At the trial of an action against a street railway company for personal injuries incurred while entering as a passenger a car of the defendant at a station in a subway, the defendant, for the purpose of showing the conditions of its occupation of the subway, offered in evidence an agreement in writing between its predecessor in title and the Boston Elevated Railway Company, by which it contended that it would appear that the subway and the stations in it were constructed by the Boston Transit Commission and were owned by the city of Boston, that the platform at the station where the accident occurred was of the same width and in the same condition as when constructed by the commission, that the Boston Elevated Railway Company operated its cars in the subway under a lease of the subway, that the defendant operated its cars there under permission of the elevated railway company authorized by the Legislature, and that the elevated railway company had the entire management, charge and control of the subway, the stations and platforms, except that it could make alterations therein only by the permission of the Boston Transit Commission. The judge excluded the agreement. The agreement related principally to the pecuniary relations between the parties, but contained a provision that the cars of the defendant's predecessor in title while on the tracks in the subway should be subject to "the rules of the elevated railway company and the reasonable directions of its officials." There was no offer to show what rules, if any, had been established by the elevated railway company, or what "reasonable directions," if any, had been given to the defendant, nor was there any offer to show that the defendant had not been given full power to make whatever police arrangements might be necessary for the proper supervision of any expected crowds of passengers. It was conceded at the trial that the defendant held out the station where the accident occurred as a proper place for its passengers to go to for the purpose of taking its cars. Held, that, the plaintiff having gone to the station by the defendant's invitation, the defendant could not be injured by the exclusion of the agreement; that the details of the agreement did not appear to be material to the issues raised at the trial, and its effect if admitted might have been to distract the attention of the jury from the true issues of the case; so that there was no error in its exclusion.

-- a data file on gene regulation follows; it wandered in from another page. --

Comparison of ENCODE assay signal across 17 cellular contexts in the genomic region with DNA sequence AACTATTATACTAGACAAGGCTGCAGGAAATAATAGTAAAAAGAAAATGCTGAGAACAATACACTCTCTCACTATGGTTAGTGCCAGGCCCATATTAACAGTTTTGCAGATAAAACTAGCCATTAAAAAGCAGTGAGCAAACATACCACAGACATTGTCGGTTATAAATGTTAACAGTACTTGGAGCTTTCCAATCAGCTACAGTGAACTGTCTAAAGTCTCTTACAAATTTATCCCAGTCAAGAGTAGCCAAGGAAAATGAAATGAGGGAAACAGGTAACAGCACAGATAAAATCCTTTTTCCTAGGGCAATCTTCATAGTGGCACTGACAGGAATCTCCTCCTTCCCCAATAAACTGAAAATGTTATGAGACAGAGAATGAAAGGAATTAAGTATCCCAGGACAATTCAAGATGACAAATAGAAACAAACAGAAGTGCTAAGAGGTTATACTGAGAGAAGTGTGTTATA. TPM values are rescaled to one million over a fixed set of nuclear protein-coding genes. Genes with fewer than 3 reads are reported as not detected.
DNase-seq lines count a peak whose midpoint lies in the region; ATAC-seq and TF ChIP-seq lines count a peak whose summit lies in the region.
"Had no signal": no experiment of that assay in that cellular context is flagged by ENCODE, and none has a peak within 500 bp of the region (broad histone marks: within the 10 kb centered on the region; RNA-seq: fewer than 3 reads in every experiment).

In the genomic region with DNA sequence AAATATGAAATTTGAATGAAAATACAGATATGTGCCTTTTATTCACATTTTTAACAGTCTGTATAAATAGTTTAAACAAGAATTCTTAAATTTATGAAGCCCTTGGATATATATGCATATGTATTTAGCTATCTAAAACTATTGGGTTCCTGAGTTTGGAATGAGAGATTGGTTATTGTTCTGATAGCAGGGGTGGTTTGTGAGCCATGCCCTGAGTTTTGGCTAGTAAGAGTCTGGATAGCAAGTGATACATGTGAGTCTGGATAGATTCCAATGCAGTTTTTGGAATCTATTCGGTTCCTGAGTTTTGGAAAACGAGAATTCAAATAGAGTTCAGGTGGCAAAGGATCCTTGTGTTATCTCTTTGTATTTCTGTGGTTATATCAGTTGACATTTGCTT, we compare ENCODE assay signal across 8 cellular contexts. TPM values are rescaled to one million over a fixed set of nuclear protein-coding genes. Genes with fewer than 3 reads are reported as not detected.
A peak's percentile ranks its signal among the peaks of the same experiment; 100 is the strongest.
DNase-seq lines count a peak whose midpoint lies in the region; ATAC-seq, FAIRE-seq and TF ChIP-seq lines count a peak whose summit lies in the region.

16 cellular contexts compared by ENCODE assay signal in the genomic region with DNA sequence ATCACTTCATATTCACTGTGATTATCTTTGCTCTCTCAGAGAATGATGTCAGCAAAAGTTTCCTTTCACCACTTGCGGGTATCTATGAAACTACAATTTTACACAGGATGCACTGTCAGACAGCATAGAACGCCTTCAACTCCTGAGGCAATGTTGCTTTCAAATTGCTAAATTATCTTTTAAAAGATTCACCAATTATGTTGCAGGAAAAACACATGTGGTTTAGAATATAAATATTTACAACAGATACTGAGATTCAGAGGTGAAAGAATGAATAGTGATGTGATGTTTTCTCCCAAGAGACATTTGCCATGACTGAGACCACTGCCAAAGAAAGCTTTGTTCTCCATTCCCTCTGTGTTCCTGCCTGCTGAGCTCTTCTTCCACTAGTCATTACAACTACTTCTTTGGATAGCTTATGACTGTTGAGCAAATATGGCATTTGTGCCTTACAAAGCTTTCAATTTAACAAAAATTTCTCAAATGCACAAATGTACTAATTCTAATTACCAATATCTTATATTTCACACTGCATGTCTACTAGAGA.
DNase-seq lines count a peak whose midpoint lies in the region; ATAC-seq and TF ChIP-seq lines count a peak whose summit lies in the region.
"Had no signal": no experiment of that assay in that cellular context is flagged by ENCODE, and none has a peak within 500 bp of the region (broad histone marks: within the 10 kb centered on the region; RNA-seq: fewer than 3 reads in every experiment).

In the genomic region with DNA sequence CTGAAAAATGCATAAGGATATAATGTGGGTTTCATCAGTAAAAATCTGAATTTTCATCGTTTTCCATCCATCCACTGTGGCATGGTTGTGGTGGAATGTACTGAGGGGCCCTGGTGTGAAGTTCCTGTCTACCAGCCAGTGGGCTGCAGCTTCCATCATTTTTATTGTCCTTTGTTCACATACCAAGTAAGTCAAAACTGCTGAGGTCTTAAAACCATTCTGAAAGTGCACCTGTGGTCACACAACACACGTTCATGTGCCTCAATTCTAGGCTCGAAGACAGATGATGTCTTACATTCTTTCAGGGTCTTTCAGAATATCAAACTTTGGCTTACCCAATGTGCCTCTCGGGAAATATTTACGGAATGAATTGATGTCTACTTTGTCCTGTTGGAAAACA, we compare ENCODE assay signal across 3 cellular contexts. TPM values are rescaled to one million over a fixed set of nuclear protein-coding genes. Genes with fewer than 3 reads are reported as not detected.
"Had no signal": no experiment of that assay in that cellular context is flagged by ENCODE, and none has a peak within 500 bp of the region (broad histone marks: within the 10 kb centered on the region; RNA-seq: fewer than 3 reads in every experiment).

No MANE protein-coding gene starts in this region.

TORT for personal injuries, originally against the Boston Elevated Railway Company and the Boston and Northern Street Railway Company. At the trial the plaintiff discontinued against the Boston Elevated Railway Company and prosecuted
her case against the Boston and Northern Street Railway Company alone. Writ dated May 19, 1903.